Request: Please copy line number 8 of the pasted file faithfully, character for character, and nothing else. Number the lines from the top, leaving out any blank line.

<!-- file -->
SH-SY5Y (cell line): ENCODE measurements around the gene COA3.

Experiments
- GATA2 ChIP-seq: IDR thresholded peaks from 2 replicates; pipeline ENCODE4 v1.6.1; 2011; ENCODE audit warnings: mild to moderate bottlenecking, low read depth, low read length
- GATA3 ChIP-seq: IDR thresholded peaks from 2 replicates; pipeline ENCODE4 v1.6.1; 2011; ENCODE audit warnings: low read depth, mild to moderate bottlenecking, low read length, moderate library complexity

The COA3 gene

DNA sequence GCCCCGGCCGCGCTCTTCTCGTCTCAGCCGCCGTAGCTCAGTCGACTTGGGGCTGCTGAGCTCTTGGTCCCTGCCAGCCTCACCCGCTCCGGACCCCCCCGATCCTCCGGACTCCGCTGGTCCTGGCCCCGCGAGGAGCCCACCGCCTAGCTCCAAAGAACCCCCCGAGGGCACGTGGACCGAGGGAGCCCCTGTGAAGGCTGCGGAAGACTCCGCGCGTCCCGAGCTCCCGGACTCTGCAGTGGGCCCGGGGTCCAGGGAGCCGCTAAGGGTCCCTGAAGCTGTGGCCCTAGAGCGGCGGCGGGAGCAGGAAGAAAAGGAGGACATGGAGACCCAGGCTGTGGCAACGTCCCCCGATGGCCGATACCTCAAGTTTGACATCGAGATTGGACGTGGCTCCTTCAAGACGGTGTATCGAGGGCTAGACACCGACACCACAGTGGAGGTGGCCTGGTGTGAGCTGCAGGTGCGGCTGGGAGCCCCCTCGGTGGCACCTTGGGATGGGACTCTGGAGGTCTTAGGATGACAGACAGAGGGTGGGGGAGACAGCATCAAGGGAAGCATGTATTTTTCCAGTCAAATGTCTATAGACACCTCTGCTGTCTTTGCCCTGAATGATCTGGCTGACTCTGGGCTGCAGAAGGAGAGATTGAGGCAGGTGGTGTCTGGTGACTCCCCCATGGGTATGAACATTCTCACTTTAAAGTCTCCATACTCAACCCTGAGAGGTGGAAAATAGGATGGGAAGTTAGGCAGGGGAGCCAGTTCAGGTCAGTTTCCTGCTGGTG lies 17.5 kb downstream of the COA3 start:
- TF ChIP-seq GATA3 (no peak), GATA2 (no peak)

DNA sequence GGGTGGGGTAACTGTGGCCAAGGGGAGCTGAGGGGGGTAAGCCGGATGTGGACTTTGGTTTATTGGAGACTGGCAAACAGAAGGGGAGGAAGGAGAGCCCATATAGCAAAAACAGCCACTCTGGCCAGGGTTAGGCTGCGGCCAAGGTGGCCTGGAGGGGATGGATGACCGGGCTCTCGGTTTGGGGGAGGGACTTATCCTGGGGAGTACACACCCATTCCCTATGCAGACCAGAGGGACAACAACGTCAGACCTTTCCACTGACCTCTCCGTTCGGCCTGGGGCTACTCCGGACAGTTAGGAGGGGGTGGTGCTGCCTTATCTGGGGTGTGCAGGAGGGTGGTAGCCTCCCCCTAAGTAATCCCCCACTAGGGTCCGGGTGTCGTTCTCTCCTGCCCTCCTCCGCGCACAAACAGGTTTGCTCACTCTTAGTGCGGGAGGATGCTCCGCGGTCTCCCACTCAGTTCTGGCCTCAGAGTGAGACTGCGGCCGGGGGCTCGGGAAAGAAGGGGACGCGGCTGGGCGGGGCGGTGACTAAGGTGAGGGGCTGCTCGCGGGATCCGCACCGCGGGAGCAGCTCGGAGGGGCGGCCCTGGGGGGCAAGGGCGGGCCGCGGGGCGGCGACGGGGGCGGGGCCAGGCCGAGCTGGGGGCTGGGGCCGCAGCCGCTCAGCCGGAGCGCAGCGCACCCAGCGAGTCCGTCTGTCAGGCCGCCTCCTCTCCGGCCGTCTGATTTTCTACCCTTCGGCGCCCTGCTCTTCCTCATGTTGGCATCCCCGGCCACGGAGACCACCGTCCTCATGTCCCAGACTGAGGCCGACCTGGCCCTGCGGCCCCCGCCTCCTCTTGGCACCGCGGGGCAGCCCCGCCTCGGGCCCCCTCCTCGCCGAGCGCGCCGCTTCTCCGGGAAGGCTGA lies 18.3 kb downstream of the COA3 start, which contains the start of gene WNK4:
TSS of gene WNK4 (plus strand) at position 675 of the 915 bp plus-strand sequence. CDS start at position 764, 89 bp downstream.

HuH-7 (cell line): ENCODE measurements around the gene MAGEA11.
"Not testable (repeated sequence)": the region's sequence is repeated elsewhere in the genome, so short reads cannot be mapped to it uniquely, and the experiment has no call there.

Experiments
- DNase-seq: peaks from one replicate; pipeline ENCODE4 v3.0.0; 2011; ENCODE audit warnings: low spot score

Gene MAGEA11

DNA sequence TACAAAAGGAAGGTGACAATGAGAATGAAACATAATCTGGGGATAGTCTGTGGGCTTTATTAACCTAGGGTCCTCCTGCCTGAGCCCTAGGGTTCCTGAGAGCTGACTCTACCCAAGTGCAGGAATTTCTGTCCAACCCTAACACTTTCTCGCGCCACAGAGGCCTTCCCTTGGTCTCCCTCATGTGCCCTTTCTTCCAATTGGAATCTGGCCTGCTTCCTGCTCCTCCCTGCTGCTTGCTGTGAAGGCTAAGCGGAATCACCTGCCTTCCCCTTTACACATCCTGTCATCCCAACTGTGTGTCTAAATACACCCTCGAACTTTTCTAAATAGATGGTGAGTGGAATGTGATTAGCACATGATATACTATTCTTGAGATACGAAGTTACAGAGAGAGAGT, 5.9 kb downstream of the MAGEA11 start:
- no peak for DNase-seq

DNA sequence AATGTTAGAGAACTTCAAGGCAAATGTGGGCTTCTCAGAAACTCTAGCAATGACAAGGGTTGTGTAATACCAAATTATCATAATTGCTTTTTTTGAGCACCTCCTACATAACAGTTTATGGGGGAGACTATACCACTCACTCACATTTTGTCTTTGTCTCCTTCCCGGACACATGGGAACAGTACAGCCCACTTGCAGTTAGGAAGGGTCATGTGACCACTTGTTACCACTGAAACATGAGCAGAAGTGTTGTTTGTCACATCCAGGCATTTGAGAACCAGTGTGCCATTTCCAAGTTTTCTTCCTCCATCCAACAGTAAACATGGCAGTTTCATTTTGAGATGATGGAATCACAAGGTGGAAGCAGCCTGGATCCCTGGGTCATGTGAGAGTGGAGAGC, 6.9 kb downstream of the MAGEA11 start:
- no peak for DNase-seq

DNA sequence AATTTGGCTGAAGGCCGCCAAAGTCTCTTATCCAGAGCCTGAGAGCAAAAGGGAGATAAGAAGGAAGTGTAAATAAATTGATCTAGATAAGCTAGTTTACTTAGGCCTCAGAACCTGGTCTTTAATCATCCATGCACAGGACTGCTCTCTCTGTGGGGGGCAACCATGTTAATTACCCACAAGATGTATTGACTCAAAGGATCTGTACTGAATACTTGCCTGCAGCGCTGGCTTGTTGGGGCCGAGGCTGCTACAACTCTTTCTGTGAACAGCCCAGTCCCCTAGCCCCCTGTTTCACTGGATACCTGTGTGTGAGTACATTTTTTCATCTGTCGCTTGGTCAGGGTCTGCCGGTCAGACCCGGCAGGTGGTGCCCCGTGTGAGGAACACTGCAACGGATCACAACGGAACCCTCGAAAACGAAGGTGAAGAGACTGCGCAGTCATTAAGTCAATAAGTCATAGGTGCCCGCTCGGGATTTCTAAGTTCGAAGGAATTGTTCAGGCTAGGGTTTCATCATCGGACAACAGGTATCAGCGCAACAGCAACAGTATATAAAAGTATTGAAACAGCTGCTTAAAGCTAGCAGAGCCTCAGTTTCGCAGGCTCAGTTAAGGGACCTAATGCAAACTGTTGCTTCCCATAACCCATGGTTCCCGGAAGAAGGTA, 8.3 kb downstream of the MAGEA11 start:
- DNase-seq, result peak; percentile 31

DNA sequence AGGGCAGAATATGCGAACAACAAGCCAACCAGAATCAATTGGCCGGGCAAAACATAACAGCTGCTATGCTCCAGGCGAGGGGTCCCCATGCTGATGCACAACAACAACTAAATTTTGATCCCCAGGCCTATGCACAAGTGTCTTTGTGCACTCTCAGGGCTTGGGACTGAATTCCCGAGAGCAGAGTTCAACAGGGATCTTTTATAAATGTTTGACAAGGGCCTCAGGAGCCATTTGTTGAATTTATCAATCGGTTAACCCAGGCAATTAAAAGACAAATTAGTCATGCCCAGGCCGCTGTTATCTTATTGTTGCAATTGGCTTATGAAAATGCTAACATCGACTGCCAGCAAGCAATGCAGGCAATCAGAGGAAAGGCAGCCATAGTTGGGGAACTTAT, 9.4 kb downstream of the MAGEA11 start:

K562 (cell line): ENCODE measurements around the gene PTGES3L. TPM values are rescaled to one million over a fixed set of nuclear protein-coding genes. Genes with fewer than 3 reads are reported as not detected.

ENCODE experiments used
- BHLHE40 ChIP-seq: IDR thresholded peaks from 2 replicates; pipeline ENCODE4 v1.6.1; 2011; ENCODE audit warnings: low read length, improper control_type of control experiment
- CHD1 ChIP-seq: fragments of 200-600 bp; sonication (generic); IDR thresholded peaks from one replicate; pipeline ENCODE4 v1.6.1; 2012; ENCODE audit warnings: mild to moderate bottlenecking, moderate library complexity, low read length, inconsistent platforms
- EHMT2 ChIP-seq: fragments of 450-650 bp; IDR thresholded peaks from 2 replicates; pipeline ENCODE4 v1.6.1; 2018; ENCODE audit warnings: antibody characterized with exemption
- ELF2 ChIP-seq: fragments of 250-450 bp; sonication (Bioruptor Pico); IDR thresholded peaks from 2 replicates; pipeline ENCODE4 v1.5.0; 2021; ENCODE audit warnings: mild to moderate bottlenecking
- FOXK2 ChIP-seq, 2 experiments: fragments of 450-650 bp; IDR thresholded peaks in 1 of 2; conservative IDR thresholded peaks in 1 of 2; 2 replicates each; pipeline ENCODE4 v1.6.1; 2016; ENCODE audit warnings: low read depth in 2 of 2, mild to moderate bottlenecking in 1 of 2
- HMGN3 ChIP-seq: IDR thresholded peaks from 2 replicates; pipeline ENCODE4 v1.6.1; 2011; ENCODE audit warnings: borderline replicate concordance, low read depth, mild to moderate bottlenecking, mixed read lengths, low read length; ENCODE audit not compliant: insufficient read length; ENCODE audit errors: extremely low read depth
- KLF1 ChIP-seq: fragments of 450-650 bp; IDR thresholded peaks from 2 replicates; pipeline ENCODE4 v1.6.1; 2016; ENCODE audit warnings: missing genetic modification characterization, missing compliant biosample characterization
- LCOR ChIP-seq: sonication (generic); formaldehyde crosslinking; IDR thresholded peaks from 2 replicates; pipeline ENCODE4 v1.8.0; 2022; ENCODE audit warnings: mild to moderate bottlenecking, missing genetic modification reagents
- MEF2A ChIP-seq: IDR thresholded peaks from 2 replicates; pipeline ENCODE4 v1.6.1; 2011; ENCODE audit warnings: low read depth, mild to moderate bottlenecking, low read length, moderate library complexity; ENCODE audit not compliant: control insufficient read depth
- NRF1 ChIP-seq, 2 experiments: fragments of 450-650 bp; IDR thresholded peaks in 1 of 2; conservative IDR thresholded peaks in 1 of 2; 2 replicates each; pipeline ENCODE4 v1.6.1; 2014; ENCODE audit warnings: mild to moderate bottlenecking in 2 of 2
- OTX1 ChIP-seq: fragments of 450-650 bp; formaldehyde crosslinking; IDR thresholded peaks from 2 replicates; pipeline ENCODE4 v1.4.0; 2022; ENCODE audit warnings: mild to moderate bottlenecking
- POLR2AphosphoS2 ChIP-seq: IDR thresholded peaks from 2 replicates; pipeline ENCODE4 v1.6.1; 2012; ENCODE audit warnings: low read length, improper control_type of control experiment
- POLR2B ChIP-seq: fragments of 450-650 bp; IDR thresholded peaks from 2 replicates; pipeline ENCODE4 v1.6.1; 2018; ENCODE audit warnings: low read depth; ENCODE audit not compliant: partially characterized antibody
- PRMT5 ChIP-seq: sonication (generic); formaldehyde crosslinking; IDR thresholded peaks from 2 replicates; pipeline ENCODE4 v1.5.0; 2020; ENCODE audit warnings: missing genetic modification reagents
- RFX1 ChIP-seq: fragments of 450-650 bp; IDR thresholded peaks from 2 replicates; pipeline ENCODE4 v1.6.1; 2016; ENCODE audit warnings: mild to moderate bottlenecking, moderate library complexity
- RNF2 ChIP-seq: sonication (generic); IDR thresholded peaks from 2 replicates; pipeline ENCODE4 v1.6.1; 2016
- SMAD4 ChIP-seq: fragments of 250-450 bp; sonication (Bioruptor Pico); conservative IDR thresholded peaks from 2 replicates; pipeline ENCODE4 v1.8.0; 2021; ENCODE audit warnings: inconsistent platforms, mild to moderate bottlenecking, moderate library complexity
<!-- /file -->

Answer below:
DNA sequence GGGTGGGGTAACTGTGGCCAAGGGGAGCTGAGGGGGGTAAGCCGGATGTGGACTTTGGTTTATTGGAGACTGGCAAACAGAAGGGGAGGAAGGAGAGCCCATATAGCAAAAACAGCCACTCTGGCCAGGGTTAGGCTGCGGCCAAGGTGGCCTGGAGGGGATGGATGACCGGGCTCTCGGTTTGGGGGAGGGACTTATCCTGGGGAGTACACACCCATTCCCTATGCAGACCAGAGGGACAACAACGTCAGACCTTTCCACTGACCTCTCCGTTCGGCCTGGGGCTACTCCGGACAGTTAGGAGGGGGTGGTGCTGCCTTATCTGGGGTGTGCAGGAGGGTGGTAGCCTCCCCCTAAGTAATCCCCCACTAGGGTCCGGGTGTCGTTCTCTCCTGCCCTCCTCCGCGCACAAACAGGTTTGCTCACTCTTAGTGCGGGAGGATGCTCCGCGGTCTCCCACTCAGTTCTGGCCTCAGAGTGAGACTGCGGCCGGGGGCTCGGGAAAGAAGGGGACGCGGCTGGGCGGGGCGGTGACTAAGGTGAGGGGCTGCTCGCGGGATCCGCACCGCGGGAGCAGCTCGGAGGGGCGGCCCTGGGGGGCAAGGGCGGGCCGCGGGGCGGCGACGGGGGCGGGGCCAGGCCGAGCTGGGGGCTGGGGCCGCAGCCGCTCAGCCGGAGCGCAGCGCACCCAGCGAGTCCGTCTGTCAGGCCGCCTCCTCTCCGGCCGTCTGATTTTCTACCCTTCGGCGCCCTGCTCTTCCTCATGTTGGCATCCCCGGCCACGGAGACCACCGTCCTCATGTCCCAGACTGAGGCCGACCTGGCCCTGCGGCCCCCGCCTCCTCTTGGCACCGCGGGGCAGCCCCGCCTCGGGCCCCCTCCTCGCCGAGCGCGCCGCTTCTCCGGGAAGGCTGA lies 18.3 kb downstream of the COA3 start, which contains the start of gene WNK4: